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Psychol Sci. 2015 Apr;26(4):402-12. doi: 10.1177/0956797614563958. Epub 2015 Feb 12.

Scarcity frames value.

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Booth School of Business, University of Chicago
Department of Psychology, Princeton University Woodrow Wilson School of Public and International Affairs, Princeton University.
Department of Economics, Harvard University.


Economic models of decision making assume that people have a stable way of thinking about value. In contrast, psychology has shown that people's preferences are often malleable and influenced by normatively irrelevant contextual features. Whereas economics derives its predictions from the assumption that people navigate a world of scarce resources, recent psychological work has shown that people often do not attend to scarcity. In this article, we show that when scarcity does influence cognition, it renders people less susceptible to classic context effects. Under conditions of scarcity, people focus on pressing needs and recognize the trade-offs that must be made against those needs. Those trade-offs frame perception more consistently than irrelevant contextual cues, which exert less influence. The results suggest that scarcity can align certain behaviors more closely with traditional economic predictions.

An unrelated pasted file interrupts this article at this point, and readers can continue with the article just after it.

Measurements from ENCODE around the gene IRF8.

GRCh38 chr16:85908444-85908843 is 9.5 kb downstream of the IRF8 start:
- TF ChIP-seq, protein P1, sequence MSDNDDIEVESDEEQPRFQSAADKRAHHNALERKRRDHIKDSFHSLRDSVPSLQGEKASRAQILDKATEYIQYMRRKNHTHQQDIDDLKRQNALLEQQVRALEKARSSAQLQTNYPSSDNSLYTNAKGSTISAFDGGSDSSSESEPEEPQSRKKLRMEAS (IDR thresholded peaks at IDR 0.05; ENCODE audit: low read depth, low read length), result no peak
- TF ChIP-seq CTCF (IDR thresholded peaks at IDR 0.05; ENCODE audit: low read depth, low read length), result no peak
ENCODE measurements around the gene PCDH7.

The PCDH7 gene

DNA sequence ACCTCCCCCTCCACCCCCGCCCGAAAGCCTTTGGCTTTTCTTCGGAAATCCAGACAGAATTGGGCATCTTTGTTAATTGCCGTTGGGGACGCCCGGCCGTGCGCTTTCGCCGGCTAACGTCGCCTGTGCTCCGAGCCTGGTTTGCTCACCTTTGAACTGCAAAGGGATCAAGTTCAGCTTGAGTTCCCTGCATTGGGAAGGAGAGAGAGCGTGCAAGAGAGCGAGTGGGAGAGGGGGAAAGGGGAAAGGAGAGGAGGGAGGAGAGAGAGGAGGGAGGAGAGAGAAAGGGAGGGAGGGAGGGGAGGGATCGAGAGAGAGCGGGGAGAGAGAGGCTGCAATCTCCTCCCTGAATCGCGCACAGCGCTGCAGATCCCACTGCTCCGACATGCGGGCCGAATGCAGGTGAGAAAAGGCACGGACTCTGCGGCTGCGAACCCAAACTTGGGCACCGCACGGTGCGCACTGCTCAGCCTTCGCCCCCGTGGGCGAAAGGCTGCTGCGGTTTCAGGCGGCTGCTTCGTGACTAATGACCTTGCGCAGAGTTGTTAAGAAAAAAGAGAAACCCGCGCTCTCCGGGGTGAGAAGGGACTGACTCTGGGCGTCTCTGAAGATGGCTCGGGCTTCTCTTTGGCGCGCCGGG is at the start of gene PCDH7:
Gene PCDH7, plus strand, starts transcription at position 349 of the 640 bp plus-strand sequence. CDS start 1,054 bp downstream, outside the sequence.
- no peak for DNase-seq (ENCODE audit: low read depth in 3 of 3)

context effects; judgment and decision making; open data; open materials; scarcity

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